KARACHI: The World Bank Group Pakistan (WBG) is preparing its new Country Partnership Strategy (CPS) to guide its knowledge, advisory and financing engagement in the country over the next five years, covering Fiscal Years 2015-2019.
It is a joint strategy of the three WBG institutions – the World Bank, International Finance Corporation (IFC) and the Multilateral Investment Guarantee Agency (MIGA) – and will build on their respective strengths and areas of expertise. The new strategy is being designed to support the development priorities of the Government of Pakistan that contribute to the twin goals of ending extreme poverty and promoting shared prosperity in Pakistan. The WBG’s programs in Pakistan will be aligned to achieve these goals.
Consultation sessions were held throughout the country, discussing the country’s development landscape, key challenges and opportunities in a changing global context where both private capital and Official Donor Assistance are shrinking, technology, innovation, and interconnectivity are driving development solutions; citizens’ active engagement in development processes is increasing; and mitigating risks associated with climate change is coming out to be at the forefront of the development agenda.
With these major global trends framing the discussions, the process of developing the strategy has been participatory and a diverse range of stakeholders and clients in Pakistan have been consulted. Beginning in July 2013 and lasting through January 2014, these consultations were conducted in various forms – in face-to-face meetings, by mail, as well as online – and locations in Islamabad on national and regional development priorities and in Lahore, Quetta, Karachi, and Peshawar on provincial-level priorities. Sessions were conducted in Peshawar for both Khyber Pakhtunkhwa and the Federally Administered Tribal Areas (FATA).
During the consultations process over 30 meetings, the WBG team met with over 400 individuals, from civil society organizations, media representatives, parliamentarians, political leaders, Chief Ministers and cabinet members, civil servants, academics, think tanks, youth groups, the private sector, and other local and international development partners.
Along with this, the World Bank Group commissioned a Client Satisfaction Survey (Presentation) (Executive Summary), conducted by Gallup Pakistan, and a short survey on its Pakistan Facebook page, to which 700 and 3013 people respectively responded.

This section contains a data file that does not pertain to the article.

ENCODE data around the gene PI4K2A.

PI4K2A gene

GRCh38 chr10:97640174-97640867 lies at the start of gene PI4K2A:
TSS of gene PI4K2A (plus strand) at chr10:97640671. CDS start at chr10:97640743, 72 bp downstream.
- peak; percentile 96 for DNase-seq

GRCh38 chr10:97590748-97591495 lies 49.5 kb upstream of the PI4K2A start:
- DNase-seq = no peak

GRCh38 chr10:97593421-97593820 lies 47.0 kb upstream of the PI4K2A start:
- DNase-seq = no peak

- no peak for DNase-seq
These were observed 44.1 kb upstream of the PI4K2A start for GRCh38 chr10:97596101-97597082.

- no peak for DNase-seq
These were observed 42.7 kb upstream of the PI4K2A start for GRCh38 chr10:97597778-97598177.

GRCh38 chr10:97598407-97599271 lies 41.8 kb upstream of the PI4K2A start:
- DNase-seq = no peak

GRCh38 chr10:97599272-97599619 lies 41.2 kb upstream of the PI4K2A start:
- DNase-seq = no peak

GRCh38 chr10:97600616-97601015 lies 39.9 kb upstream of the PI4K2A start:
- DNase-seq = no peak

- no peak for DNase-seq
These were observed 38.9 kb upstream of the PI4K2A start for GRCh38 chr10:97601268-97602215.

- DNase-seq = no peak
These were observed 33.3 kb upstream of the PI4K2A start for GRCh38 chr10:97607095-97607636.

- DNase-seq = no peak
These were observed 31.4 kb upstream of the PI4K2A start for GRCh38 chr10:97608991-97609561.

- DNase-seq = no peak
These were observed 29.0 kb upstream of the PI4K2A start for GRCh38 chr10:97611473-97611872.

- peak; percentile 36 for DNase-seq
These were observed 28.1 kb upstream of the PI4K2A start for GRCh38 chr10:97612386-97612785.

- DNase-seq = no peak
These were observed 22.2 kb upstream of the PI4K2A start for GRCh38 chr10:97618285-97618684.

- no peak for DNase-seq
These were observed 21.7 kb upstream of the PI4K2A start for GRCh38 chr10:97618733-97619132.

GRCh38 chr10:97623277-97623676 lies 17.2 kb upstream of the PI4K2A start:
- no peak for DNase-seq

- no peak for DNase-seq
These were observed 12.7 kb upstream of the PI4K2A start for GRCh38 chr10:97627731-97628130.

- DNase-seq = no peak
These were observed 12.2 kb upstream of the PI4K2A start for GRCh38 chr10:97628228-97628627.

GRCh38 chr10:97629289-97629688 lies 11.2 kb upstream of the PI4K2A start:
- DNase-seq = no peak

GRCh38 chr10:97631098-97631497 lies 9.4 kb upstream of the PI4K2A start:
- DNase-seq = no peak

Details of key priorities identified at the national, provincial and regional level are in the reports below. There were some common messages and themes across various groups of stakeholders: Tackling the energy crisis with low-cost generation options like hydro-power and improving access to community-led small-scale off-grid and renewable energy sources for remote areas of Balochistan and FATA.
Fostering entrepreneurship and access to finance, increasing economic opportunities and productively engaging youth and women. Improving social service delivery, particularly investing in education and health and focusing on women and children. Addressing inequity in all shapes and forms (with special attention to lagging regions and vulnerable group. Combating climate change and improving water management – disaster preparedness and recovery support, storage dams, modern irrigation techniques, improving availability and quality of drinking water.
Engaging with local communities, especially women and youth, enhancing economic growth and human development and partnerships with the private sector was considered essential for reaching the development goals of ending extreme poverty and building shared prosperity.
There were some unique features in priorities among the provinces and regions, reflecting the different development contexts and needs. Punjab’s focus is on energy and improving the investment climate to attract the private sector, while in Khyber Pakhtunkhwa, improving the security situation and restoring peace were identified as foremost priorities to create conducive conditions for economic and social progress. In Balochistan, water scarcity came out as a major concern. For FATA, governance and constitutional reforms and bringing the region at par with the rest of the country were identified as crucial to achieving development results. Energy, economy, education and youth skills enhancement, revenue mobilization, restructuring of state-owned enterprises; and climate change were highlighted as the top priorities at the federal / national level.